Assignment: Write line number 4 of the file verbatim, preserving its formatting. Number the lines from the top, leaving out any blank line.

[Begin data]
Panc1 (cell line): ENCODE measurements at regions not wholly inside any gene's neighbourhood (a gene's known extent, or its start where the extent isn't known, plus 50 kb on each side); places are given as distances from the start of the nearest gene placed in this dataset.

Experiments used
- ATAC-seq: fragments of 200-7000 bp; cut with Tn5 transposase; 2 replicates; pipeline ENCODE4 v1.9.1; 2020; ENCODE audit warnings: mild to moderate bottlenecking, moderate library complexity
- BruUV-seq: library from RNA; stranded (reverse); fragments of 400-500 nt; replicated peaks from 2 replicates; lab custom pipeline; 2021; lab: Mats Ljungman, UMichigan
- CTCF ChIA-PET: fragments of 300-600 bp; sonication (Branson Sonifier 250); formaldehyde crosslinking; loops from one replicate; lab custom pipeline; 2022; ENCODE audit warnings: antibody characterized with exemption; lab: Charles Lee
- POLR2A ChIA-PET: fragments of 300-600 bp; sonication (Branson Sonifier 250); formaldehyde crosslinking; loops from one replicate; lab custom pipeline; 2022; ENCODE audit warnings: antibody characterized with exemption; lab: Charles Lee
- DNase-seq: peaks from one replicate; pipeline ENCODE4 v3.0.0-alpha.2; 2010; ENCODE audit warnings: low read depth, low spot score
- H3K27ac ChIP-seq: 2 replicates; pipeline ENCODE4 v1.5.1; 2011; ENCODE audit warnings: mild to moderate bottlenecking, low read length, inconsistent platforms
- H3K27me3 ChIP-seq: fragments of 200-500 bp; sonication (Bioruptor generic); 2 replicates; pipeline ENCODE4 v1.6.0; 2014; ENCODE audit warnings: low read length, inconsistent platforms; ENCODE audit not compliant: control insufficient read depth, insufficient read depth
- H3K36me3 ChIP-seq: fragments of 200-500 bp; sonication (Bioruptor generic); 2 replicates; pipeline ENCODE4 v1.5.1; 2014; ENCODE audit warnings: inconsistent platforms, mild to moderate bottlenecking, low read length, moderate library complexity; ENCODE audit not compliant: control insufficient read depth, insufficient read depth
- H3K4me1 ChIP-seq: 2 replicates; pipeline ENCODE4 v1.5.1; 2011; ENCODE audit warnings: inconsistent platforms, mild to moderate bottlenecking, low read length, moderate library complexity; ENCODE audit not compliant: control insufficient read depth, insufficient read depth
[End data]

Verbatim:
- BruUV-seq: library from RNA; stranded (reverse); fragments of 400-500 nt; replicated peaks from 2 replicates; lab custom pipeline; 2021; lab: Mats Ljungman, UMichigan